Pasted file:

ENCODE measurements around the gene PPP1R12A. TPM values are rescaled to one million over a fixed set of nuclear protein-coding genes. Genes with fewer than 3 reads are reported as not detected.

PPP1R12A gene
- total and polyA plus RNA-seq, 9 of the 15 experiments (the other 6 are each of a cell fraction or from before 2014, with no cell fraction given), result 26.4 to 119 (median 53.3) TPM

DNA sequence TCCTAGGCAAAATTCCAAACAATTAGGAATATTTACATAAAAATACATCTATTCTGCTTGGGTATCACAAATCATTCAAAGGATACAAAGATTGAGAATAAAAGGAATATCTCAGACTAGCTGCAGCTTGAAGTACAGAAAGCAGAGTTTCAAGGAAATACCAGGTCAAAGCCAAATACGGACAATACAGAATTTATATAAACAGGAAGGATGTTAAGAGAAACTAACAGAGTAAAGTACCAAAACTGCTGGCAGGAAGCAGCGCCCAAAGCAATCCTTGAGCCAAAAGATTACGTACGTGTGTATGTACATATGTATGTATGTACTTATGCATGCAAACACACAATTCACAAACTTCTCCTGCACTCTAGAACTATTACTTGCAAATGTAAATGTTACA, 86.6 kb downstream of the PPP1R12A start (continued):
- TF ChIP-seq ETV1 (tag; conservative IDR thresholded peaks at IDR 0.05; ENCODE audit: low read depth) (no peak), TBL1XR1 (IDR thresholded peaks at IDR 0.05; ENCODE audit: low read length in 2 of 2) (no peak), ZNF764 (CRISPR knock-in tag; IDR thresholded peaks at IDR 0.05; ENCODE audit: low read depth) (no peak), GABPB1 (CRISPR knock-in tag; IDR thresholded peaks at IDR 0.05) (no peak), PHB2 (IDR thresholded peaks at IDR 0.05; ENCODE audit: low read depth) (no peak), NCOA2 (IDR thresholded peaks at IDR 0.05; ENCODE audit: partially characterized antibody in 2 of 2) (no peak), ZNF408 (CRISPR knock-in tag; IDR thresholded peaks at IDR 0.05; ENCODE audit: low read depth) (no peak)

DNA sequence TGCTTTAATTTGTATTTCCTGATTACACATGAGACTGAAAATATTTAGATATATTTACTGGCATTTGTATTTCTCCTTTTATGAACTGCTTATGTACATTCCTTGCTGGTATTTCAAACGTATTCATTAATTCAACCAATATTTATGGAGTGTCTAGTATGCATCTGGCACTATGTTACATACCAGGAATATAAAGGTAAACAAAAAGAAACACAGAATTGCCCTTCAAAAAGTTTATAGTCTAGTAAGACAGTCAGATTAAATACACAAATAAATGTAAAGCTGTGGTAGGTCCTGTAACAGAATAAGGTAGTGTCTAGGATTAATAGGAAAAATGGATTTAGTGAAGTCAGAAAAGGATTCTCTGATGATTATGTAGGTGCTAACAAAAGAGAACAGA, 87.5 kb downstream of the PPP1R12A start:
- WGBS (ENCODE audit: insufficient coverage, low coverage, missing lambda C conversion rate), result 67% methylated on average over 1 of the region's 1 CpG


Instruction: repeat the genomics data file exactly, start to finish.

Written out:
ENCODE measurements around the gene PPP1R12A. TPM values are rescaled to one million over a fixed set of nuclear protein-coding genes. Genes with fewer than 3 reads are reported as not detected.

PPP1R12A gene
- total and polyA plus RNA-seq, 9 of the 15 experiments (the other 6 are each of a cell fraction or from before 2014, with no cell fraction given), result 26.4 to 119 (median 53.3) TPM

DNA sequence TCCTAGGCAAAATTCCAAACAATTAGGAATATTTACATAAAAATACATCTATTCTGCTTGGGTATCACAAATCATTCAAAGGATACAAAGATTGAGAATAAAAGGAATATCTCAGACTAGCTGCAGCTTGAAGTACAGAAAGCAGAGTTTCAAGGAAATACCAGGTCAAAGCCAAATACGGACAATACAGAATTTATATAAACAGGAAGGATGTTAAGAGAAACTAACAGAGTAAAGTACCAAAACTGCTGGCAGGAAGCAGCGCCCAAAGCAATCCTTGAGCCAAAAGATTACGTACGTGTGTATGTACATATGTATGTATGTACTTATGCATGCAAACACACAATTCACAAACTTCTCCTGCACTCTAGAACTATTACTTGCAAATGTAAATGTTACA, 86.6 kb downstream of the PPP1R12A start (continued):
- TF ChIP-seq ETV1 (tag; conservative IDR thresholded peaks at IDR 0.05; ENCODE audit: low read depth) (no peak), TBL1XR1 (IDR thresholded peaks at IDR 0.05; ENCODE audit: low read length in 2 of 2) (no peak), ZNF764 (CRISPR knock-in tag; IDR thresholded peaks at IDR 0.05; ENCODE audit: low read depth) (no peak), GABPB1 (CRISPR knock-in tag; IDR thresholded peaks at IDR 0.05) (no peak), PHB2 (IDR thresholded peaks at IDR 0.05; ENCODE audit: low read depth) (no peak), NCOA2 (IDR thresholded peaks at IDR 0.05; ENCODE audit: partially characterized antibody in 2 of 2) (no peak), ZNF408 (CRISPR knock-in tag; IDR thresholded peaks at IDR 0.05; ENCODE audit: low read depth) (no peak)

DNA sequence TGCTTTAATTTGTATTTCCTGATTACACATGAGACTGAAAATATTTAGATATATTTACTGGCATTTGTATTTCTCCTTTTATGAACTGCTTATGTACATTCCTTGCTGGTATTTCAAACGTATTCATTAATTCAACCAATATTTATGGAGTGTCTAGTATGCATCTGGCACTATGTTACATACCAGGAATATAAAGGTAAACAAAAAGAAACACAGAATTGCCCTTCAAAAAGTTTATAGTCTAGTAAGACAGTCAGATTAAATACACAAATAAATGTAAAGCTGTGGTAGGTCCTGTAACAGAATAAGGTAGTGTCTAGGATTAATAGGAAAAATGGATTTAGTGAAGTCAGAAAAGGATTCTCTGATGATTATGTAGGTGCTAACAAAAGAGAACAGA, 87.5 kb downstream of the PPP1R12A start:
- WGBS (ENCODE audit: insufficient coverage, low coverage, missing lambda C conversion rate), result 67% methylated on average over 1 of the region's 1 CpG